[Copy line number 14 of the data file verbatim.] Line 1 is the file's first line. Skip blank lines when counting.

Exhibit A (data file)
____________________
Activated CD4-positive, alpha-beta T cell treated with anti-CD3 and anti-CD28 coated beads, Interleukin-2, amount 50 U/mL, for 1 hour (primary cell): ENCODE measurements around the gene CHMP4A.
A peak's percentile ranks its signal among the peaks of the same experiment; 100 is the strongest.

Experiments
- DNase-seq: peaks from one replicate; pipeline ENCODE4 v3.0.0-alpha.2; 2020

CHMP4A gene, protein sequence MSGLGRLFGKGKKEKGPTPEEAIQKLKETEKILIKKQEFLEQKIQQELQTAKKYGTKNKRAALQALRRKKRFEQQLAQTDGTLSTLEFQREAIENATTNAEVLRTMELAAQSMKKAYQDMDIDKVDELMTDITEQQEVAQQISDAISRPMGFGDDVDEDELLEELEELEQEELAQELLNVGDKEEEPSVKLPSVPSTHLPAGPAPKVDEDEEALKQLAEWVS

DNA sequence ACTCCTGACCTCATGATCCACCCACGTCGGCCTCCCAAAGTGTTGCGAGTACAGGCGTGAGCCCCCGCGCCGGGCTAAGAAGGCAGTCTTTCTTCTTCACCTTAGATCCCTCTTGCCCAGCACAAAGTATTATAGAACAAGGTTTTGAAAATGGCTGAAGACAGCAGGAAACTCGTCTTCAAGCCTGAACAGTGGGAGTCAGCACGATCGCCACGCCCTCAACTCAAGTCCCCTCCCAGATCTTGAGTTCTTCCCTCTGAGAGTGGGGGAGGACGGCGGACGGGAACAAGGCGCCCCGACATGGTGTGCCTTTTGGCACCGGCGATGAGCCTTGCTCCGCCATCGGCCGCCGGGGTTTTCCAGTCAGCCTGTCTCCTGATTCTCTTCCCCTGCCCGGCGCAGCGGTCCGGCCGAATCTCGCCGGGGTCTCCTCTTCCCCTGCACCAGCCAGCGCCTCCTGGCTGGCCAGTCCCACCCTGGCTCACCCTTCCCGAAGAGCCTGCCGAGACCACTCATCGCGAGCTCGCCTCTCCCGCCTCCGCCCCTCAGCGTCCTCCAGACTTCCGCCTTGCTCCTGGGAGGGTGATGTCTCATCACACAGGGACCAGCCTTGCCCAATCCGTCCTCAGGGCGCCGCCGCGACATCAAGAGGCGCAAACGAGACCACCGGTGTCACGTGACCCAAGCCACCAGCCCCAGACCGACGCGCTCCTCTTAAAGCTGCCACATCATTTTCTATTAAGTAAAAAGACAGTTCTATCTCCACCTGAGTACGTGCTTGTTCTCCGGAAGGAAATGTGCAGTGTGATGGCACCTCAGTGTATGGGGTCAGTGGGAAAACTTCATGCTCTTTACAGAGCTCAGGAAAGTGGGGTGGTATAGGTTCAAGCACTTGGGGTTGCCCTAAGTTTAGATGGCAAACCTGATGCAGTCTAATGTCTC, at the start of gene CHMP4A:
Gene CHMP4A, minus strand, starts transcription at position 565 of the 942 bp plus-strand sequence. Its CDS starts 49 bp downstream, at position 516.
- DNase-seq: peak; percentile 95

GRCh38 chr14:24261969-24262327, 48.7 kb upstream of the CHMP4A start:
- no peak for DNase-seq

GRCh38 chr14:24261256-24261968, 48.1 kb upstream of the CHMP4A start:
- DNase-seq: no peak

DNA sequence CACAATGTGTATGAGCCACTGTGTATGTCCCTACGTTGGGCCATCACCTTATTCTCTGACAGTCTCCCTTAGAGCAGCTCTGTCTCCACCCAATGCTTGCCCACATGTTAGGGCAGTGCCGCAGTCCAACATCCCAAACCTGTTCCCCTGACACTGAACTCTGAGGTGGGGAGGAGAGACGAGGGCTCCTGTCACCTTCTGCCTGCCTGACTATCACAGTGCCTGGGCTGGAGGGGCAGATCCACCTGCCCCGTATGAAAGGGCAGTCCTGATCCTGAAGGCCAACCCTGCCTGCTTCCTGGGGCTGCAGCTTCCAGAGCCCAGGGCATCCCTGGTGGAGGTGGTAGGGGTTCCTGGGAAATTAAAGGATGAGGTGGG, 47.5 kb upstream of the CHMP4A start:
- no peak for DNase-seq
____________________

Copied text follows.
- no peak for DNase-seq